My Ideal Outfit Costs Over $3,000

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Check out another great post from our friends at The Billfold:

Somewhere between the time I graduated college, getting my graduation present—a caramel colored, saffiano leather, old-lady structured Salvatore Ferragamo purse ($1,050 plus tax), getting a full-time job ($40,000 pre-tax), and spending Saturdays wide-eyed, wandering through the glittering floors of Bergdorf Goodman, I decided that I needed to trade in most of my current wardrobe (consisting mostly of H&M) for a new one suited to my new, imaginary, grown up and sophisticated lifestyle.

This lifestyle involves a lot of standing around wearing impeccable clothes on picturesque cobblestoned streets, being photographed by The Sartorialist or Garance Doré, smoking cigarettes and hailing cabs—though I’ve been known to stumble around an unknown neighborhood alone at 4 a.m. drunk in full flapper regalia, and convince myself that I can walk “a long way away” to the G train that may or may not have been running in lieu of having to take a cab—and being generally chic.

And, having a job and being grown up meant that I can now finally afford it. I mean, $40,000 a year seems kind of a lot, right? Except it’s really $30,000 after taxes, which breaks down to about $2,200 a month, and then there is rent and bills and living in New York City, and then the dream/vague plan of trying to live in Paris for an indefinite while without a job someday, and the five digit savings account that must accompany it. But still! The perfect outfit! Investment pieces! I only needed one of each, and then my life could be as dreamy as the clothes that’d be in it.

So, here’s my ideal outfit broken down by each timeless, classic, and worthwhile piece—and some considerations for the other things I could buy with that money, instead:

1. The Equipment Signature White Silk Blouse, $208

It goes with everything. It’s oversized and boyish, yet sexy and feminine. It’s silk (luxurious! Dry cleaning! Add $15 per month, to be minimally disgusting) and comes in an array of basic and sumptuous colors. I probably need a collection—but just one to start. In white. Yes. The white button up: the very important basis of every sophisticate’s wardrobe.

What else this money could buy:

• 1.95 similar looking white silk blouses at Madewell: $110 each
• 6 similar looking white blouses at H&M: ~$30 (but, ick, polyester) each
• 17 meals of bubble tea and warm asian noodles: $4 for tea and $6 for noodles each, plus tip
• 52 happy hour well drinks at my favorite dive bar: $2.50 each, plus tip

2. The ACNE Jeans, $250

What’s the difference between ACNE and APC? I keep getting them confused, but Net-A-Porter says, “Acne’s effortlessly chic designs are a perennial favorite with the front row, and these faded stretch-denim skinny jeans are a capsule wardrobe essential,” so it must be my wardrobe essential too. I mean, I have a pair of jeggings from UNIQLO that I bought for $20 that look really good for not real jeans, and I can also roll up the hem on those, but the perfect outfit must consist of valuable pieces, so, this.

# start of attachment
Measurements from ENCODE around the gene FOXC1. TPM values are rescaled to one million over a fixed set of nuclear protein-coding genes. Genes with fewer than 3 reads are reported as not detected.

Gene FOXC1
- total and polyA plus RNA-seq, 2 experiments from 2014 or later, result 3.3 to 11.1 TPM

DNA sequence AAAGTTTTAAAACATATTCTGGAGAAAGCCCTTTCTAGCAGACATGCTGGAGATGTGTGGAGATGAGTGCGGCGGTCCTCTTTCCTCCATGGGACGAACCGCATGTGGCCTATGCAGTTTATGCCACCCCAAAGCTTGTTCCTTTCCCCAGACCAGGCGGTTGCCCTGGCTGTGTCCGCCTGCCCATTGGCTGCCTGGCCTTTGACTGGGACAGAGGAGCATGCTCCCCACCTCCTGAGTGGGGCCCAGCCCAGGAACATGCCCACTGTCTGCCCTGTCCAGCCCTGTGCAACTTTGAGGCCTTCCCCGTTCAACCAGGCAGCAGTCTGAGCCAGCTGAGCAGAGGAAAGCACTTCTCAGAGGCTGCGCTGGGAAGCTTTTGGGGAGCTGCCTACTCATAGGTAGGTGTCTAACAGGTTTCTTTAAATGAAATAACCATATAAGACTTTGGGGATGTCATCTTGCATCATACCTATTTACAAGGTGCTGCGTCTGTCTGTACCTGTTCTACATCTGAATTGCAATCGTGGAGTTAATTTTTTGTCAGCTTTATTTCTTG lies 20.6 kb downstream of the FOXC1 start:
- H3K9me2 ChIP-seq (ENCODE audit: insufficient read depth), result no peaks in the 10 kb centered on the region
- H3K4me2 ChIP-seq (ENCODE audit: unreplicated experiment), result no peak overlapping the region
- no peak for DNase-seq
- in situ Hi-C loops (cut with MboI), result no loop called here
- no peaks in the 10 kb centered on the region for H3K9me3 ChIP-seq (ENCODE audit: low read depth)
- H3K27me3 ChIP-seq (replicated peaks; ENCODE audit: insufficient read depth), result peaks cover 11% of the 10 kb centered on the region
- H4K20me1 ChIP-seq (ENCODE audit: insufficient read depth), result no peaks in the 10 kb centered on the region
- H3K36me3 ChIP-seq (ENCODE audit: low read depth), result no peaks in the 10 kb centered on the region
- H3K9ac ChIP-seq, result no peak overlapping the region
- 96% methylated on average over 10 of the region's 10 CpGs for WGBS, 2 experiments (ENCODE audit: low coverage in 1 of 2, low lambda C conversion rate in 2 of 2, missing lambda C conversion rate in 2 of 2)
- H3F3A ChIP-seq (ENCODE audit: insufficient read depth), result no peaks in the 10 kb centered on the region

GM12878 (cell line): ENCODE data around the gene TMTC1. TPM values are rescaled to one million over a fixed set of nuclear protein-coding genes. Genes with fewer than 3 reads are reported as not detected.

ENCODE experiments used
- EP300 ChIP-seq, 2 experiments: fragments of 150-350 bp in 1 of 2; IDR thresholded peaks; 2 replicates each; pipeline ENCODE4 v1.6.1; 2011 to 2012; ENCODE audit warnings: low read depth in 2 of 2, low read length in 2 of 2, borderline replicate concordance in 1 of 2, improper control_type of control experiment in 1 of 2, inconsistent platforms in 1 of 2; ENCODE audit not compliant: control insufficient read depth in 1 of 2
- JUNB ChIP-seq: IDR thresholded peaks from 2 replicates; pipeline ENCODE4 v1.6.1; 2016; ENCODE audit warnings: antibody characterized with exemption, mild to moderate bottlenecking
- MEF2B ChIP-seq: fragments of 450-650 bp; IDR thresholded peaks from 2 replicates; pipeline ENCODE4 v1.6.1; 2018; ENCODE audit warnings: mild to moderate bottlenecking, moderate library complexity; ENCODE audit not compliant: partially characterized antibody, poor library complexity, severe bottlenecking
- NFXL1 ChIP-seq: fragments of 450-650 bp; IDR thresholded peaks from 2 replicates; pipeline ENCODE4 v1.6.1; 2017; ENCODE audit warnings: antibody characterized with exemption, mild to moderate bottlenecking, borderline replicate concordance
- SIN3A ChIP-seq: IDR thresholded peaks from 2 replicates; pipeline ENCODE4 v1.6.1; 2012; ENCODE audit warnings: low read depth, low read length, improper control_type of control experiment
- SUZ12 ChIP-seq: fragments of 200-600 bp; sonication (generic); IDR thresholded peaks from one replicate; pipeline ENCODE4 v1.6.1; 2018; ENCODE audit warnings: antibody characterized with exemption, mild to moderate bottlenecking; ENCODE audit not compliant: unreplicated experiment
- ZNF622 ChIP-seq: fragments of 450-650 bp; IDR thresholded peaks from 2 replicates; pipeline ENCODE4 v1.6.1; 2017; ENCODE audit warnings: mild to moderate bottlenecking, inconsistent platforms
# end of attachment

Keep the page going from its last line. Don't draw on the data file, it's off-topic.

What else this money could buy: 

• 5 weeks of groceries consisting of frozen entrees and snacks for someone who doesn’t cook: $50 each
• 12 and a half pairs of UNIQLO jeggings: $20 each
• 31 bottles of Essie nail polish in assorted shades, textures and finishes: $8 each
• 50 meals of chicken over rice from halal carts around the city: $5 each

3. The Louboutin Black Pumps, $625

Aside from just being basic black pumps, Louboutins also happen to be sexy and a controversial status symbol, and that gorgeous red sole can make an otherwise boring outfit not boring. I have a personal obsession! And they’re reasonably priced, comparatively. Also, 4-inch heels are totallyfine for strutting up and down gum studded subway stairs—I mean, on and off curbed streets to awaiting taxis.

What else this money could buy:

• 90% of my 2011 taxes for my brief summer stint as a real estate agent: $680 each
• 3 pairs of these nice but not red-soled black pumps from J. Crew: $198 each
• 20 slightly hung over brunches with mimosas: $30 each
• 125 loads of laundry at the 24 hour laundromat down the street: $5 each

4. The Burberry Trenchcoat, $995

Okay, so. Just imagine: the Burberry trench coat and nothing underneath, and those Louboutins. Okay? Okay. It’d look good as proper outerwear any time too. And not even a thousand dollars!

What else this money could buy:

• An ugly but still serviceable (?) 1998 Chrysler Town and Country LXI: $995
• 1.74 months rent in my cockroach cemetery, basement level Williamsburg apartment: $675 per month
• 2 “skinnarp orange” leather Ikea loveseats: $399 each
• 1,326—or, a little over three and a half years worth of—donuts for breakfast: $0.75 each

For the rest of Laura’s dream outfit (including Hermes scaft, Chanel lipstick and a sparkly accent or two), continue reading at The Billfold.

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  • K Bates

    Perhaps the goal of shopping shouldn’t be the amount of money you spend, but rather the quality of items you purchase. While wishing for a $3000 outfit is nice, its also compltely ridiculous. Remember its not about the label – its about the fabric, fit, and how it makes you feel while wearing the item. What’s wrong with wearing H&M if you feel like a million bucks anyway – your bank account will thank you if you avoid this advice.